Young Musicians Compete, Hoping to Keep Traditions Alive

With the first season of Cambodian Idol wrapping up earlier this month, introducing a new crop of aspiring pop stars to audiences across the country, the Ministry of Culture is staging its own musical competition starting today, seeking to breathe new life into some of Cambodia’s oldest art forms.

Boun Thren, 18, is among more than 40 performers from 12 provinces who will come together in Phnom Penh today to show off their talents in three art forms with deep cultural roots, but fading popularity among the masses.

Buon Thren plays the kse diev at the department of performing arts in Phnom Penh yesterday. (Olivia Harlow/The Cambodia Daily)
Buon Thren plays the kse diev at the department of performing arts in Phnom Penh yesterday. (Olivia Harlow/The Cambodia Daily)

“Young people are just interested in the new music,” said the native of Kompong Speu province, who plays the kse diev, an ancient one-stringed lute. “I want to help show kse diev to other people and show them that it can be interesting. I don’t want it to die off.”

In an attempt to put remaining practitioners in the spotlight, the Culture Ministry will host a two-day festival and competition with musicians who play the kse diev and the chapei dang veng, a two-stringed instrument, as well as performers of ayai roueng, a type of stylized, poetic comedy.

“We hope that through the festival the public will appreciate more about the different forms. And also to encourage young people to understand—appreciate also—to take interest in [the] practice of these art forms,” said Hab Touch, director of heritage at the Culture Ministry.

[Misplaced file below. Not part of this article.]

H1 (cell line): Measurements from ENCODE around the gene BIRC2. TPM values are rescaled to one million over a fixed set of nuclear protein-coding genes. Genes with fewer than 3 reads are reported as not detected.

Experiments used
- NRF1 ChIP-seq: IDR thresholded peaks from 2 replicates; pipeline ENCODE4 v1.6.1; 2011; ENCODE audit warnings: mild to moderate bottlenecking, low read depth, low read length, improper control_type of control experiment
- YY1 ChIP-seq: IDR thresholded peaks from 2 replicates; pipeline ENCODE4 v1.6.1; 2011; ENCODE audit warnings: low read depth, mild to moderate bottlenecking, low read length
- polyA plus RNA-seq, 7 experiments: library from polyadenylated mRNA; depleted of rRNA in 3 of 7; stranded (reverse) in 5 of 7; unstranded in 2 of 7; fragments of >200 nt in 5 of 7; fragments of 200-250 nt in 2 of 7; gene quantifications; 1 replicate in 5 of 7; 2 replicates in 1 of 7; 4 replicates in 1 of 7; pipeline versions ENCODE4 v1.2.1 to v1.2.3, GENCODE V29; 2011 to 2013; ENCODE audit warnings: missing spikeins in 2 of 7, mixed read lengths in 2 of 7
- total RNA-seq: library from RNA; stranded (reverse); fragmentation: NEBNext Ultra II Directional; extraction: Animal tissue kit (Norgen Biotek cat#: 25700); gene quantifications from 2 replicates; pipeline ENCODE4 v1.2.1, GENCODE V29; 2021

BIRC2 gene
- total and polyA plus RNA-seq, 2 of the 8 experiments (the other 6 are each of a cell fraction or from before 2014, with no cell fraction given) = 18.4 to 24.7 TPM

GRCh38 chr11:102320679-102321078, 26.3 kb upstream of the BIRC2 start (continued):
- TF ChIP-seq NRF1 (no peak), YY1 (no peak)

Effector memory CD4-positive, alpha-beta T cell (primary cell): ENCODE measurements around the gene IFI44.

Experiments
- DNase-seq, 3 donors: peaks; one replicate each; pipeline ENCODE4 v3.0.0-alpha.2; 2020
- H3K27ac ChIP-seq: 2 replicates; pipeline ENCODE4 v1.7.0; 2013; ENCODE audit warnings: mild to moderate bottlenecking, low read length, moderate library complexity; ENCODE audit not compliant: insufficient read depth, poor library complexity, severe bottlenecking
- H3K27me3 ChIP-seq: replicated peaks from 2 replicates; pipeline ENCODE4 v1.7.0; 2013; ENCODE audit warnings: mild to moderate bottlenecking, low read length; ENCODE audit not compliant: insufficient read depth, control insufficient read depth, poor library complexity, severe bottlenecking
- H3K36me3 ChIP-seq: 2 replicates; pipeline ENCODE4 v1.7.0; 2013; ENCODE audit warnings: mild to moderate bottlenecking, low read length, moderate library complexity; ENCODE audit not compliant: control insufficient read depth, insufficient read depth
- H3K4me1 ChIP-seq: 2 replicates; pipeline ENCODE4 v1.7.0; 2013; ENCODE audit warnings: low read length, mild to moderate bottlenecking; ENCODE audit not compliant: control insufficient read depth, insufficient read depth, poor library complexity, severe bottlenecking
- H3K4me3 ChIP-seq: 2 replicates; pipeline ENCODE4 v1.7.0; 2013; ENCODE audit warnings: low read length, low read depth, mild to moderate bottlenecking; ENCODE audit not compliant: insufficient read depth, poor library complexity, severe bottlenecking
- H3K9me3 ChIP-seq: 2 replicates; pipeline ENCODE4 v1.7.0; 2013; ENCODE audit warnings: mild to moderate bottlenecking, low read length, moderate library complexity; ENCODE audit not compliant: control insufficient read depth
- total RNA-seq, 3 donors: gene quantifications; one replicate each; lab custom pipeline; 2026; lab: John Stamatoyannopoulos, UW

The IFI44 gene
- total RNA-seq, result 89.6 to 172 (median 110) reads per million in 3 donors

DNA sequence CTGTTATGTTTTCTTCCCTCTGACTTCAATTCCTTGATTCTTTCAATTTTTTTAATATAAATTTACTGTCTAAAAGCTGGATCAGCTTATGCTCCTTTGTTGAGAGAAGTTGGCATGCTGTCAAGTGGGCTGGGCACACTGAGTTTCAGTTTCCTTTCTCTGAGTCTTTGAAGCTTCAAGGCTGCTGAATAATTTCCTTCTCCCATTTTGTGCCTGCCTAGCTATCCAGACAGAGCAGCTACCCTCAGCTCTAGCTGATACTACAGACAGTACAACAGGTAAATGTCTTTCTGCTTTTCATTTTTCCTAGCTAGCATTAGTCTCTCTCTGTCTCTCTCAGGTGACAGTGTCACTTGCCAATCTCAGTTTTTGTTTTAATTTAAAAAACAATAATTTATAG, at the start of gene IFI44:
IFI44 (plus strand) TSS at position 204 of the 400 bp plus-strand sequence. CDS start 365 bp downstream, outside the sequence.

The chapei dang veng is a long, two-stringed instrument often accompanied by bluesy improvisational folk songs. The kse diev, which has been played as far back as Angkorian times, is a one-stringed lute with a gourd as its sound box. Ayai roueng generally involves two people bantering about political and historical topics through song and accented by subtle dance moves.

With all of these forms requiring artists to improvise, those taking part in this week’s competition will be given a topic and asked to perform on the fly, said Yun Khean, deputy director general of heritage at the Culture Ministry.

“The people in the competition don’t know the subject, so when they come, we choose one subject and they perform,” he said.

The concerts are set to run from 8 a.m. to around 5:30 p.m. today at the ministry’s department of performing arts. Winners will be announced on Thursday at Chaktomuk Conference Hall beginning at 4 p.m., with the top finishers performing again that evening.

While many of the masters of the three featured art forms are elderly, this week’s events will also feature a number of musicians and actors in their twenties or younger.

Van Tida, 17, and her ayai roueng partner Kong Vuth, 20, started taking ayai classes a couple of months ago and have only taken about seven formal lessons. But Ms. Tida already loves everything about it.

“It’s a kind of art, but it’s also a form of education. It’s advice to the audience,” she said. “The singing is meaningful.”

And despite being new to ayai, Ms. Tida likes her chances in today’s contest.

“I have natural talent,” she said.

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